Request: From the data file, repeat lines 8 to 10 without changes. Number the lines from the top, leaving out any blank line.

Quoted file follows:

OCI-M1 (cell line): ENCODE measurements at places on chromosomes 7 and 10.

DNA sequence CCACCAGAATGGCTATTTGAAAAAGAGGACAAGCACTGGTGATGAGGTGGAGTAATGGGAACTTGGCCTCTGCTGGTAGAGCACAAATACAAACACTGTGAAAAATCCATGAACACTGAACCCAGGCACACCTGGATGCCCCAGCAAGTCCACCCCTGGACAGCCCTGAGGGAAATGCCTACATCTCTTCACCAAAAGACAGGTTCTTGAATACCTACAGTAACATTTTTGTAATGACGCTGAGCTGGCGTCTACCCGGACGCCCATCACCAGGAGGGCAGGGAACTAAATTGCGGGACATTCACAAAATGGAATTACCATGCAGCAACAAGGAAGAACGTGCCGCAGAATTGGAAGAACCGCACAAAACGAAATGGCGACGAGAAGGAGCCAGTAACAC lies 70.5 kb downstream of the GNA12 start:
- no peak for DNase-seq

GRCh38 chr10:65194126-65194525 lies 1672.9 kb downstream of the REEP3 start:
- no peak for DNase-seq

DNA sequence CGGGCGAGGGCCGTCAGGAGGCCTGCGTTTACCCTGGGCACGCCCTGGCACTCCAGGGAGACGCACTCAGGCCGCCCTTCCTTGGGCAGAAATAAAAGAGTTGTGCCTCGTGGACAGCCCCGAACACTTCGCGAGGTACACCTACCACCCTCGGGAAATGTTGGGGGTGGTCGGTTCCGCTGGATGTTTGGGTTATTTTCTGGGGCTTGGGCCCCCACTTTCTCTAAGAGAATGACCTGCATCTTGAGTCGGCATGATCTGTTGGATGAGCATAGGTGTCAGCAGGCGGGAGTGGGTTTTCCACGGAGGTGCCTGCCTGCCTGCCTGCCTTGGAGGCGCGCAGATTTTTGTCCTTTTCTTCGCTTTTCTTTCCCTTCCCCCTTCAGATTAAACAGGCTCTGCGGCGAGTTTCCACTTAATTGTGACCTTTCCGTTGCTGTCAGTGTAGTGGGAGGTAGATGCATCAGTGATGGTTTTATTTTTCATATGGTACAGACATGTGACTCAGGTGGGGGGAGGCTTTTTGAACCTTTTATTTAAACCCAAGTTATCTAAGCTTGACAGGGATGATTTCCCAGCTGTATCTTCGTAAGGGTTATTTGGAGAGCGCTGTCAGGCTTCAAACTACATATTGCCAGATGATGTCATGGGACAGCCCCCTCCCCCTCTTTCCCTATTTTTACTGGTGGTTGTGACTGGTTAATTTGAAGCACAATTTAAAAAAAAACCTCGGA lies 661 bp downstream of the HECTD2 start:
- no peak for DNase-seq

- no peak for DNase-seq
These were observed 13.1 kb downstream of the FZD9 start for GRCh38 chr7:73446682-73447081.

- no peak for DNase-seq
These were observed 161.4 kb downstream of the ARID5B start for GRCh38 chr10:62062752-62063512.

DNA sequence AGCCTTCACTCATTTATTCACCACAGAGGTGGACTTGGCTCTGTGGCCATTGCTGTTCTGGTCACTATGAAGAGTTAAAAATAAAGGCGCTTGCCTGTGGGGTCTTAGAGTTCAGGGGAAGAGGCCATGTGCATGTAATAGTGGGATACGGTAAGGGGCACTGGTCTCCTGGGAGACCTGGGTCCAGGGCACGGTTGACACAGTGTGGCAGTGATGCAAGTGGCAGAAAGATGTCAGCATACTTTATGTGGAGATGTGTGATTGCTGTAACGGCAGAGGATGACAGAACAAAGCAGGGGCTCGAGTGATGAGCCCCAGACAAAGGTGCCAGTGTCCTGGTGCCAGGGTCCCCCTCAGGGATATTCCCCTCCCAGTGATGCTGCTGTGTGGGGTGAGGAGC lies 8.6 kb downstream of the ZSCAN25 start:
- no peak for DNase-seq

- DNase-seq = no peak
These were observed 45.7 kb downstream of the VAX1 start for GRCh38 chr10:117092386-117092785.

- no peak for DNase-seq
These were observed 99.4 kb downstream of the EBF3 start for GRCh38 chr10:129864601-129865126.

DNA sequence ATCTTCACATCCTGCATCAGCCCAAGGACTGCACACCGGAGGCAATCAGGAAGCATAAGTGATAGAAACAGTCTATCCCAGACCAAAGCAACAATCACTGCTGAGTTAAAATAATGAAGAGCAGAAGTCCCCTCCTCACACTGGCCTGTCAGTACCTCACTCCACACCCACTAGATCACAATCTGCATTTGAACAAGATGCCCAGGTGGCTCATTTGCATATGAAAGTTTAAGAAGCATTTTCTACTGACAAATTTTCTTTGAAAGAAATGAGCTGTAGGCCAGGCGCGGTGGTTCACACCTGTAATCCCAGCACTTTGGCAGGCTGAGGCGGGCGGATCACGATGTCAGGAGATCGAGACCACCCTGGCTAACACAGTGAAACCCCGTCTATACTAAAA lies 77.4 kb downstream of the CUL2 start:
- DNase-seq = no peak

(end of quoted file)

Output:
- no peak for DNase-seq
These were observed 13.1 kb downstream of the FZD9 start for GRCh38 chr7:73446682-73447081.

- no peak for DNase-seq